Over fifty years ago, our government secretly placed very sensitive long sonar arrays in various deep-water areas worldwide. This classified program was called SOSUS. You can search the internet for details about SOSUS. If you were a submarine or surface ship in the Atlantic and certain parts of the Pacific, we knew where you were and what you were. It was a top-secret program until John Walker spilled the beans to the Soviets. So, they knew, but it did not stop the system from performing its purpose. It was a great help for us to know in advance where their ships and submarines were.
On the same note, you did not want to receive a message that SOSUS had picked you up. There is no doubt in my mind, as soon as we cranked on the turns, SOSUS had us. Of course, they received the same message as we and were watching to make sure there was not going to be a close encounter with another country’s submarine. Not only Russian, but UK and France were out there.
We had a Top Secret plotting contact board onboard the sub, which showed our position and exactly where all the bad guys were. Only a few people on board know where we were in the world. Where we went on patrol was not general knowledge to most of the crew. They performed their jobs every day on patrol like it was a walk in the park. I believe the wives knew more about what and where we were than most of the crew. Navy wives are strange critters.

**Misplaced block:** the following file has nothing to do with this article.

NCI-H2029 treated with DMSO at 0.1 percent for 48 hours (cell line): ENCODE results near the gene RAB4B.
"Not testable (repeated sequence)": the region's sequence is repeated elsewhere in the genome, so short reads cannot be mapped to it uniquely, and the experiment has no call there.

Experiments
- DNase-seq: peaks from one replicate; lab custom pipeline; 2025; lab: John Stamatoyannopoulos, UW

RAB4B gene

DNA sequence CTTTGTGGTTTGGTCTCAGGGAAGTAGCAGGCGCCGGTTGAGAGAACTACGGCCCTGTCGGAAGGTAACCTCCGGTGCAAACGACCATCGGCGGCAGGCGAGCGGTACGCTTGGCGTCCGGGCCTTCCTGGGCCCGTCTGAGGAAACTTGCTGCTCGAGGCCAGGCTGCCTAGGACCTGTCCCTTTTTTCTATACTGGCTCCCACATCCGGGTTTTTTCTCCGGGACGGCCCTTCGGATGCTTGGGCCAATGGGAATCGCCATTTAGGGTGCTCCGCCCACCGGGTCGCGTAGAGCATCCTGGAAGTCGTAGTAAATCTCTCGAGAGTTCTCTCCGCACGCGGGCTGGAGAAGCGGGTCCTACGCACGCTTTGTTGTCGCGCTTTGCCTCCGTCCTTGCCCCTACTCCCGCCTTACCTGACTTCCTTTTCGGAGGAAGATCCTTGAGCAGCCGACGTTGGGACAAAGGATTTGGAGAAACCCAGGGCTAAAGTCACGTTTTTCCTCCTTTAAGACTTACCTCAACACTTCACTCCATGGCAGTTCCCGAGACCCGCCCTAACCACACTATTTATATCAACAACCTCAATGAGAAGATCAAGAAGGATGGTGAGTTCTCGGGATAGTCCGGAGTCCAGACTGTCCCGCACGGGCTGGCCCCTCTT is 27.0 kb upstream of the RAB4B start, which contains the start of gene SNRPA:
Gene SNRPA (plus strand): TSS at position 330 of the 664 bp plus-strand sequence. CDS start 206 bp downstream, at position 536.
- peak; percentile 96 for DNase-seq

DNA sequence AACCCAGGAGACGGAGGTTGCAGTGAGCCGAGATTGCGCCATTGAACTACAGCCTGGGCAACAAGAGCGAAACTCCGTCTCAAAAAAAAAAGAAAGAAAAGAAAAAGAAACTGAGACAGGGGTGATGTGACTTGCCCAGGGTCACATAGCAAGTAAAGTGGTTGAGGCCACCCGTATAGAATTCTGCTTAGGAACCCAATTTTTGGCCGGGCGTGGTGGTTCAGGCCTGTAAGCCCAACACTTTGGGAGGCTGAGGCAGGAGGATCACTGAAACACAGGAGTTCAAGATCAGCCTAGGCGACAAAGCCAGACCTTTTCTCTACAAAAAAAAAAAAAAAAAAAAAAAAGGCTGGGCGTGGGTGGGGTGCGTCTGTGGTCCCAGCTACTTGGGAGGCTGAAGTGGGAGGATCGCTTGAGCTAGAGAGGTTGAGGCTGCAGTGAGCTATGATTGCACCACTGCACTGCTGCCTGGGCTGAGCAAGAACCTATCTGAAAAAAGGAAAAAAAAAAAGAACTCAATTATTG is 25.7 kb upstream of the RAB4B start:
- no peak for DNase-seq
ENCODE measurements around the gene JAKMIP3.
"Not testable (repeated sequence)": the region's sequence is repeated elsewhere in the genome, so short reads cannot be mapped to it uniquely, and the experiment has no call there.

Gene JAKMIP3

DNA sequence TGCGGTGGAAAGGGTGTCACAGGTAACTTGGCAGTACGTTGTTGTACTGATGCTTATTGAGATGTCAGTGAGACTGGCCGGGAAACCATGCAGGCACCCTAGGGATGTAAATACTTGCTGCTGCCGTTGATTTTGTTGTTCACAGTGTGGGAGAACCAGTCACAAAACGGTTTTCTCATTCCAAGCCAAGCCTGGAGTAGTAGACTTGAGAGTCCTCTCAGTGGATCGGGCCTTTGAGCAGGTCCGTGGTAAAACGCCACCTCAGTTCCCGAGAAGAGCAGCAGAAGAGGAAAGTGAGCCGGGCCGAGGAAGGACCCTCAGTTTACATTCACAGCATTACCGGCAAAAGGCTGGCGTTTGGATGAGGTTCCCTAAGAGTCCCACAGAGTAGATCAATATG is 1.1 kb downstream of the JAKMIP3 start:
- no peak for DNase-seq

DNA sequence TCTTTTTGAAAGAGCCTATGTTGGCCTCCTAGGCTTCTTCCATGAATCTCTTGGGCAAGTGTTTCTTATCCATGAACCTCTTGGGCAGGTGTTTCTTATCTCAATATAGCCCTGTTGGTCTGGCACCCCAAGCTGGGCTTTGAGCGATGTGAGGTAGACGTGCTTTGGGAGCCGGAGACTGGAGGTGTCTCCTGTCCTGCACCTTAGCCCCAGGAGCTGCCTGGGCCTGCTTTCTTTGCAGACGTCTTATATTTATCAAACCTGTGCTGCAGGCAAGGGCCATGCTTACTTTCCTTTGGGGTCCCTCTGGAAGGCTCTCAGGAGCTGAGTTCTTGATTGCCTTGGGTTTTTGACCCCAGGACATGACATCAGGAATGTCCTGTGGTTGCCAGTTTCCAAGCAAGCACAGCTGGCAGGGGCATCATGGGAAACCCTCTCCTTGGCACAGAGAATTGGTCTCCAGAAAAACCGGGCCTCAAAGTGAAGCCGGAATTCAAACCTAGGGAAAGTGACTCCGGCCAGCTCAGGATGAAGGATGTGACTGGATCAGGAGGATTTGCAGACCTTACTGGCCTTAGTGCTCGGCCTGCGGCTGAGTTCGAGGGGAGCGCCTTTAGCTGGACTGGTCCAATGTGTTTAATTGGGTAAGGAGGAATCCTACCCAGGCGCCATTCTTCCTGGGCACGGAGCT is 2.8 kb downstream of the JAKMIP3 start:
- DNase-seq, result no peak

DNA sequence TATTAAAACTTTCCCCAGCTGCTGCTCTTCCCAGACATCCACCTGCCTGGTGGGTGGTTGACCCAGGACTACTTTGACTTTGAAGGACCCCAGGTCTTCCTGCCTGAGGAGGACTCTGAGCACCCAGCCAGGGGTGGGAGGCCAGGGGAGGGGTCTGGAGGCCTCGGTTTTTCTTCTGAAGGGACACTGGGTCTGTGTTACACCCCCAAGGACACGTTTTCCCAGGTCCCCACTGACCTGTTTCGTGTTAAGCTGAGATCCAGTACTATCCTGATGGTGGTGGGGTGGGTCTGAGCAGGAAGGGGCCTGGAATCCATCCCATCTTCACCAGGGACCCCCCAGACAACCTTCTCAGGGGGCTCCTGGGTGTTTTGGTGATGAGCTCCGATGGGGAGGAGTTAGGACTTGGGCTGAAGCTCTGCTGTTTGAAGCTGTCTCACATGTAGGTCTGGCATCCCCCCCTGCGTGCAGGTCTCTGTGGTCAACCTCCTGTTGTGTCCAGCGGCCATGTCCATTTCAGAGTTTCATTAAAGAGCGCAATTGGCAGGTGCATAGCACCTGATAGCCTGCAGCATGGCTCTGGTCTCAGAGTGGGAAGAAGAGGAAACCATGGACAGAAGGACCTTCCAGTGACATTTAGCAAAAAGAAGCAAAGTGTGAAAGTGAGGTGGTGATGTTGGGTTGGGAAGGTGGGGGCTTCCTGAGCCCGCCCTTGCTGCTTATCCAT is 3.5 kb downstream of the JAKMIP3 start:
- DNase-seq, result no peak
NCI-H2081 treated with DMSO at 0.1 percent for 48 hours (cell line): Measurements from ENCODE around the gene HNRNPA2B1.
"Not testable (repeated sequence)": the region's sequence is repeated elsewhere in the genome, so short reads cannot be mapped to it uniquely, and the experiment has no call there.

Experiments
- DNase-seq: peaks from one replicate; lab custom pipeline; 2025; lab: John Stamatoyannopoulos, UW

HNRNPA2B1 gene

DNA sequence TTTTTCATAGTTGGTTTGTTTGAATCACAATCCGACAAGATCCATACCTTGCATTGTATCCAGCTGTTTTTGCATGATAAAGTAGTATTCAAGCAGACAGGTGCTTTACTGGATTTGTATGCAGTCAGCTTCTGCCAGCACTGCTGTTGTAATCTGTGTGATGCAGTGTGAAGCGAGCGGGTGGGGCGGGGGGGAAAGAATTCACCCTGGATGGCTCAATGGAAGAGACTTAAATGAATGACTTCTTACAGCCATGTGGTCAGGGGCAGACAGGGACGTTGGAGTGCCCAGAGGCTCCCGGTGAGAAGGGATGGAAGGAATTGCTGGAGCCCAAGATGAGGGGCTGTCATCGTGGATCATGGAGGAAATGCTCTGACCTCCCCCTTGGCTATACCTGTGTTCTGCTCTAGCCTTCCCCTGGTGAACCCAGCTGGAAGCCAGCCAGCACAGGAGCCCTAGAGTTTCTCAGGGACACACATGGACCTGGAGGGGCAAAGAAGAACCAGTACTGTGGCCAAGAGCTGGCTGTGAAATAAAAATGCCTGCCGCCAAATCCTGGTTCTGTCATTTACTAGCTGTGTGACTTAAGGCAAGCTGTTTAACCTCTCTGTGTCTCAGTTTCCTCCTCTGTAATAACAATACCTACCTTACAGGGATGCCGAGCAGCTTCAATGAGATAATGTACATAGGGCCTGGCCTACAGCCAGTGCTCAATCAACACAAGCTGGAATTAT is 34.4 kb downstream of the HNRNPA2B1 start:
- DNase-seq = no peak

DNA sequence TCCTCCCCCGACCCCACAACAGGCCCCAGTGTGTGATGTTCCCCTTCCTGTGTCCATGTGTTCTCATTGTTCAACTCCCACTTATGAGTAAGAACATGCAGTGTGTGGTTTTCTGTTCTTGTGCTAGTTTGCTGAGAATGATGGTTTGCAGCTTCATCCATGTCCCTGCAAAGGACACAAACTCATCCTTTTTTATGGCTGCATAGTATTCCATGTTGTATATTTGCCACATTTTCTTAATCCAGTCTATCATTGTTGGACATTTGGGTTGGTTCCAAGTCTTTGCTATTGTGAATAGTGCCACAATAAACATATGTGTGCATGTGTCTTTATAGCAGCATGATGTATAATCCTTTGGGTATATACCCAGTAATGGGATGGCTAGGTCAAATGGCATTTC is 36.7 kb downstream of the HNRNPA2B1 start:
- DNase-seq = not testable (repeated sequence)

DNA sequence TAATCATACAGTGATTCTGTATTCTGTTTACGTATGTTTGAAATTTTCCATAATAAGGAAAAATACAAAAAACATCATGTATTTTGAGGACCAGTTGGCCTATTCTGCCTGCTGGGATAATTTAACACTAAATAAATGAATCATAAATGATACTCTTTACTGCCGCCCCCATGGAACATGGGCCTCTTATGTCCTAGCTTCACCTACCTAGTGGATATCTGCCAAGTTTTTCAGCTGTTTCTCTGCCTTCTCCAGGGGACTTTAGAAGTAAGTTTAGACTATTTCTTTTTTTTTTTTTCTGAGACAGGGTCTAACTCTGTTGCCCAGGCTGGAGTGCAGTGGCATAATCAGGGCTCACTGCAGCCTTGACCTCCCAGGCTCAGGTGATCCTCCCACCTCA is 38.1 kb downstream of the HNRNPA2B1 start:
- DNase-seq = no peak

Our transit to Bermuda was long but fast. When we surfaced, the helo was ready to take our sick crew member to Bermuda’s naval hospital. He was taken topside in a stokes stretcher, hooked to the helo cable, hauled up, and departed. We submerged and stayed at periscope depth. It wasn’t long, and we received a message stating surgery was successful, and a full recovery was expected.
Instead of immediately returning to patrol depth and continuing on our merry way, the powers-that-be in Norfolk gave us to the anti-submarine warfare (ASW) aviation squadron stationed in Bermuda to use as a real target for them to get some practice for twenty-four hours. What that meant, we go to a specific area, specified by the ASW Commander, are given a no-deeper-than depth restriction order. They try to find us using all their equipment. I don’t know how long we had been putting around in this box when I came on watch in Sonar. They had the ocean full of sonobuoys echo ranging up a storm.
The buoys are dropped from the P-3 aircraft, after hitting the water, a small transducer on a cable drops down to a certain depth and starts pinging away. Each buoy is monitored by equipment onboard the aircraft. We had a piece of equipment in sonar that told us exactly where the buoy was relative to us. We could turn and go away from it as long as we stay in our box. It just so happened that at the max depth we were allowed to operate, was just above a layer or thermocline.